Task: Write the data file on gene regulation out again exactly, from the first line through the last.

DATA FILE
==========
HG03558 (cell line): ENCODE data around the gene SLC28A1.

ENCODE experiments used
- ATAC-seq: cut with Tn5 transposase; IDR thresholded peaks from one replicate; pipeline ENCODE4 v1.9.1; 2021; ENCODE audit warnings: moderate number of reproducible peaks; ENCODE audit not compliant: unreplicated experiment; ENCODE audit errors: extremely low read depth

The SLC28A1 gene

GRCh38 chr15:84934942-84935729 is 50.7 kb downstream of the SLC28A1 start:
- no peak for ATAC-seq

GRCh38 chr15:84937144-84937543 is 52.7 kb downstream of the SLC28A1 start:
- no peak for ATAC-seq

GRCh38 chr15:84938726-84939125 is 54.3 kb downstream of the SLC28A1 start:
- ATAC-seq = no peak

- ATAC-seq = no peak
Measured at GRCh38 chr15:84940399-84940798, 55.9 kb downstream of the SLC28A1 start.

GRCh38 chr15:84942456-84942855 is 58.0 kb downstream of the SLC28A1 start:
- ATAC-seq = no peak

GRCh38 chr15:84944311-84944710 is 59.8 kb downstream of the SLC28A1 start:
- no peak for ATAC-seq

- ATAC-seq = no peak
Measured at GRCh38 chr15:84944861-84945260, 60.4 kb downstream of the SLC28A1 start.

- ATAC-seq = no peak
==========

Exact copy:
HG03558 (cell line): ENCODE data around the gene SLC28A1.

ENCODE experiments used
- ATAC-seq: cut with Tn5 transposase; IDR thresholded peaks from one replicate; pipeline ENCODE4 v1.9.1; 2021; ENCODE audit warnings: moderate number of reproducible peaks; ENCODE audit not compliant: unreplicated experiment; ENCODE audit errors: extremely low read depth

The SLC28A1 gene

GRCh38 chr15:84934942-84935729 is 50.7 kb downstream of the SLC28A1 start:
- no peak for ATAC-seq

GRCh38 chr15:84937144-84937543 is 52.7 kb downstream of the SLC28A1 start:
- no peak for ATAC-seq

GRCh38 chr15:84938726-84939125 is 54.3 kb downstream of the SLC28A1 start:
- ATAC-seq = no peak

- ATAC-seq = no peak
Measured at GRCh38 chr15:84940399-84940798, 55.9 kb downstream of the SLC28A1 start.

GRCh38 chr15:84942456-84942855 is 58.0 kb downstream of the SLC28A1 start:
- ATAC-seq = no peak

GRCh38 chr15:84944311-84944710 is 59.8 kb downstream of the SLC28A1 start:
- no peak for ATAC-seq

- ATAC-seq = no peak
Measured at GRCh38 chr15:84944861-84945260, 60.4 kb downstream of the SLC28A1 start.

- ATAC-seq = no peak